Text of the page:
The first police officer to arrive on the scene stopped to tend to a victim outside the gurudwara. He looked up to find the shooter pointing his gun directly at him, and then took several bullets to his upper body. He waved the next set of officers into the temple, encouraging them to help others even as he bled.
That magnanimity is a common theme among the stories of victims and survivors of the Wisconsin shootings. Amidst terror and confusion, Sikhs offered food and water to the growing crowd of police and news reporters outside the gurudwara as part of langar — the Sikh practice of feeding all visitors to the house of worship.
By now, you have probably read about the Wild Goose Festival. You have heard about the big name speakers, you were told about beer and hymns, you know about the dunk tank and the killer music and the ticks and the scorching Carolina heat.
But, awesome as all that was, it all pales in comparison to my memory of a late night conversation at the Goose with my friend Mike.
You see, Mike is one of about 1,200 people in Wake County, N.C., who are currently without housing. Some nights he lives at the shelter, other nights he couch surfs with various friends, and some nights he sleeps in the dumpster of that downtown church with the $2 million pipe organ.
Mike is one of our volunteers at Love Wins Ministries, our little ministry of pastoral care and presence to the homeless community in Raleigh, N.C. And yes, he is currently homeless. But Mike still volunteers with us, because where you live does not decide your value or define your ability to contribute.
So, when I mentioned to Mike that we were running a booth at the Wild Goose Festival and I wanted him to come as our guest and help us run it, he was skeptical.
"These are church folks, right?" Mike said. "I don't do church folks well. You know that."
It turns out that packing all the belongings you need for at least three months into the back of a Prius is a challenge. Of course, being a guy it’s the kind of challenge that makes life worth living. Anyone who has ever been a Tetris junkie can appreciate the exhilaration of fitting forty-seven differently shaped items into a space made for about half the volume. Yes, I had to jump up and down on the back hatch, and several keepsakes are undoubtedly smashed beyond recognition. But by God, I got it all in there.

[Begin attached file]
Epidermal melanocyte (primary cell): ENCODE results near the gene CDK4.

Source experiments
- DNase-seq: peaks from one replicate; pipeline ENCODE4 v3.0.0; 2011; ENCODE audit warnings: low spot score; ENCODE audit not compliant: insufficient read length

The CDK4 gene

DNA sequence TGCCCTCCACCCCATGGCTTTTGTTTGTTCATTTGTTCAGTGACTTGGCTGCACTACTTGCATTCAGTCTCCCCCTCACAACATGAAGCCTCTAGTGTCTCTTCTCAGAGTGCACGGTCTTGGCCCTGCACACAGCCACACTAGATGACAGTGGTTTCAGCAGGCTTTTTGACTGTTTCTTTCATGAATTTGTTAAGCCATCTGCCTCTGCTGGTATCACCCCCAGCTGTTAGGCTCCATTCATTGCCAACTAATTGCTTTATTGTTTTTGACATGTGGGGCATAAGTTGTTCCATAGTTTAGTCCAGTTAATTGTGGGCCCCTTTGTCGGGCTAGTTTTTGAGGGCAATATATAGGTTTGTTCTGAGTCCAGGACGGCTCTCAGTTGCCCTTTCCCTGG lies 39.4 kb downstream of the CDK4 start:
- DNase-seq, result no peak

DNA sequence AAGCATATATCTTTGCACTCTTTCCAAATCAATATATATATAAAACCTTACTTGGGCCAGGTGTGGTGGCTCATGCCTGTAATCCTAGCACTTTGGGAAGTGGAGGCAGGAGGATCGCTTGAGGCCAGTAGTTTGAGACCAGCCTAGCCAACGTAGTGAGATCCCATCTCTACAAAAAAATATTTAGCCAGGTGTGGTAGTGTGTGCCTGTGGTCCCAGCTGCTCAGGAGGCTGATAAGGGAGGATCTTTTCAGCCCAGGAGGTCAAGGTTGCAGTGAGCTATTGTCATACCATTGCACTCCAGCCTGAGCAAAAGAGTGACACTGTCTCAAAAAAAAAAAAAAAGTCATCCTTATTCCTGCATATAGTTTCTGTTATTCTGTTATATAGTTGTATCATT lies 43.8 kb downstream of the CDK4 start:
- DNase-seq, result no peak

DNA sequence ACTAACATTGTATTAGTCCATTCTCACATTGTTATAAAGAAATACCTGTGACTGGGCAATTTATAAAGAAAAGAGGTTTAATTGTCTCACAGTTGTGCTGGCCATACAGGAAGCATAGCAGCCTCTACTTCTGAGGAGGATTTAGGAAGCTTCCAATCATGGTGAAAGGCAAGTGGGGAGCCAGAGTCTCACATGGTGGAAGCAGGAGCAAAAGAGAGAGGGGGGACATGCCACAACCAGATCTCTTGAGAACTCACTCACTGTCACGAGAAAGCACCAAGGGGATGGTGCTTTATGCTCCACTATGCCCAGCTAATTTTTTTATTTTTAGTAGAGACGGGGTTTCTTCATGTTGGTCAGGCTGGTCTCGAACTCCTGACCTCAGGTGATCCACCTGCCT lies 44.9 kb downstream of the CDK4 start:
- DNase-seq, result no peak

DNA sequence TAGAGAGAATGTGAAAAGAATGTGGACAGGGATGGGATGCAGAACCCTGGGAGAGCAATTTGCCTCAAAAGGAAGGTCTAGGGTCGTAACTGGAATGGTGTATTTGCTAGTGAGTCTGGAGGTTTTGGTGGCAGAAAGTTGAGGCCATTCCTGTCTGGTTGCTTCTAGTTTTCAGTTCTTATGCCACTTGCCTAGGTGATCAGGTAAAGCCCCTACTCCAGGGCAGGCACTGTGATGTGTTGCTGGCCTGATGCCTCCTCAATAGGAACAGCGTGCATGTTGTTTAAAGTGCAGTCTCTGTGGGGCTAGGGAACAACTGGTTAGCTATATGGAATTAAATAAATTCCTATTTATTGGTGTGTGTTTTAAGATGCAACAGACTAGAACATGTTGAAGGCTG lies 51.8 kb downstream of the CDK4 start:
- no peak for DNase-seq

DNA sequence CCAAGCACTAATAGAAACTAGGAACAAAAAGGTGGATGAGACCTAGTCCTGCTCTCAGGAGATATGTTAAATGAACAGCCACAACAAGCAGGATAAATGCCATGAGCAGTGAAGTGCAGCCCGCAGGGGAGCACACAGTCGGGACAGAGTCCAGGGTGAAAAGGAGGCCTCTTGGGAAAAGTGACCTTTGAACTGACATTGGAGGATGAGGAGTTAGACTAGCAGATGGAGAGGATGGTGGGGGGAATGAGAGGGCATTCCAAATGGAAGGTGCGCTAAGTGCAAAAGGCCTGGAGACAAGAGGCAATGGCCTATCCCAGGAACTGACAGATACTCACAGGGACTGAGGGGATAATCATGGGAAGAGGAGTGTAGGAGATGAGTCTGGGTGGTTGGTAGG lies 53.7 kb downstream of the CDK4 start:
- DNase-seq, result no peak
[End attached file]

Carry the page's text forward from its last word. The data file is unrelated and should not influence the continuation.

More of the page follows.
While I was basking in the glory of being a master packer, my family was busy feeling. Amy kept up her “four cries an hour” regimen, while three-year-old Zoe melted down whenever she realized this toy or that piece of furniture was not going with us after all. It’s a strange feeling, leaving most of our valuables behind, but for me, it’s kind of liberating. I love the idea of grabbing what I can carry and heading west until I reach the edge of the earth.
Apparently my family doesn’t share the same romantic bug. They like stability.
“This is the longest I’ve ever lived anywhere,” said Amy, wiping tears aside. “This is home.”
“Yeah, but we’re taking home with us,” I said, trying in vain to employ the typically male strategy of emotional deflection.
“Taking it where?”
Singer-songwriter Denison Witmer’s 2005 album Are you a Dreamer? was part of the soundtrack of my adolescence — his calm voice a sonic companion as I navigated the choppy waters of high school insecurities; his complex fingerpicking acoustic guitar style a mentor as I learned to play and write my own music. Witmer’s soulful voice, thoughtful lyrics and inimitable style (some critics have called it “neo-folk” a la Cat Stevens or Nick Drake), has stuck with me for years. Just a snippet of his lyrics or melody can transport me back to precisely where I was when I first heard them, a younger me dreaming of who I might become.
When Witmer’s latest tour brought him through Washington, D.C. last month, I caught up with him backstage before his gig at the Sixth and I Historic Synagogue. We talked in the artist lounge and sound check stage, before venturing out for a couple of veggie wraps while exploring a variety of subjects from music and family to saints and beer. And we even managed to persuade him to play a couple of songs for us, which we’ve captured here on video for you. (You’re welcome.)
The real Dunder Mifflin Paper Co., the goods and evils of the pepper-spraying cop, N.T. Wright's fiery predecessor, the belt of the Virgin Mary closes Russian tour, Parker J. Palmer, and more.